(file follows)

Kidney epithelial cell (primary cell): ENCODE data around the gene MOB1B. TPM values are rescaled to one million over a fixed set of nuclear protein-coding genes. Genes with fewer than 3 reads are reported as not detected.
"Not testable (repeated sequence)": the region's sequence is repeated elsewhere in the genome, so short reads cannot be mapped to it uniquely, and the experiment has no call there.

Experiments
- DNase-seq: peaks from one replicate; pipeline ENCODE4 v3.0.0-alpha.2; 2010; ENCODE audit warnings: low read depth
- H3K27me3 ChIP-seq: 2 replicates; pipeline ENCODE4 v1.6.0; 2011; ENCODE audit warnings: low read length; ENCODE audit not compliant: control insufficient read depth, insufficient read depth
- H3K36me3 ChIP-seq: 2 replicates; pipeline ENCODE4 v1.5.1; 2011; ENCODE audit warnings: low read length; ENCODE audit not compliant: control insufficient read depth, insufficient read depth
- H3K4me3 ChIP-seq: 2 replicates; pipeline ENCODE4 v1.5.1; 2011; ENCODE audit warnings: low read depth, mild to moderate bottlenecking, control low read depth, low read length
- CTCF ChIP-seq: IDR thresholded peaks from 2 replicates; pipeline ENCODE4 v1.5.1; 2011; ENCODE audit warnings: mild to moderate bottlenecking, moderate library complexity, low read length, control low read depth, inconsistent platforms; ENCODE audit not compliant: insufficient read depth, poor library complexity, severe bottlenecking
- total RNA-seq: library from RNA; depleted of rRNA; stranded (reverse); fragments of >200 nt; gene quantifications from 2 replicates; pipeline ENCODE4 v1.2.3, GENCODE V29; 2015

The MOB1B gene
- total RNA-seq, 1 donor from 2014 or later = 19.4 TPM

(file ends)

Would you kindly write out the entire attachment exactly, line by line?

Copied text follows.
Kidney epithelial cell (primary cell): ENCODE data around the gene MOB1B. TPM values are rescaled to one million over a fixed set of nuclear protein-coding genes. Genes with fewer than 3 reads are reported as not detected.
"Not testable (repeated sequence)": the region's sequence is repeated elsewhere in the genome, so short reads cannot be mapped to it uniquely, and the experiment has no call there.

Experiments
- DNase-seq: peaks from one replicate; pipeline ENCODE4 v3.0.0-alpha.2; 2010; ENCODE audit warnings: low read depth
- H3K27me3 ChIP-seq: 2 replicates; pipeline ENCODE4 v1.6.0; 2011; ENCODE audit warnings: low read length; ENCODE audit not compliant: control insufficient read depth, insufficient read depth
- H3K36me3 ChIP-seq: 2 replicates; pipeline ENCODE4 v1.5.1; 2011; ENCODE audit warnings: low read length; ENCODE audit not compliant: control insufficient read depth, insufficient read depth
- H3K4me3 ChIP-seq: 2 replicates; pipeline ENCODE4 v1.5.1; 2011; ENCODE audit warnings: low read depth, mild to moderate bottlenecking, control low read depth, low read length
- CTCF ChIP-seq: IDR thresholded peaks from 2 replicates; pipeline ENCODE4 v1.5.1; 2011; ENCODE audit warnings: mild to moderate bottlenecking, moderate library complexity, low read length, control low read depth, inconsistent platforms; ENCODE audit not compliant: insufficient read depth, poor library complexity, severe bottlenecking
- total RNA-seq: library from RNA; depleted of rRNA; stranded (reverse); fragments of >200 nt; gene quantifications from 2 replicates; pipeline ENCODE4 v1.2.3, GENCODE V29; 2015

The MOB1B gene
- total RNA-seq, 1 donor from 2014 or later = 19.4 TPM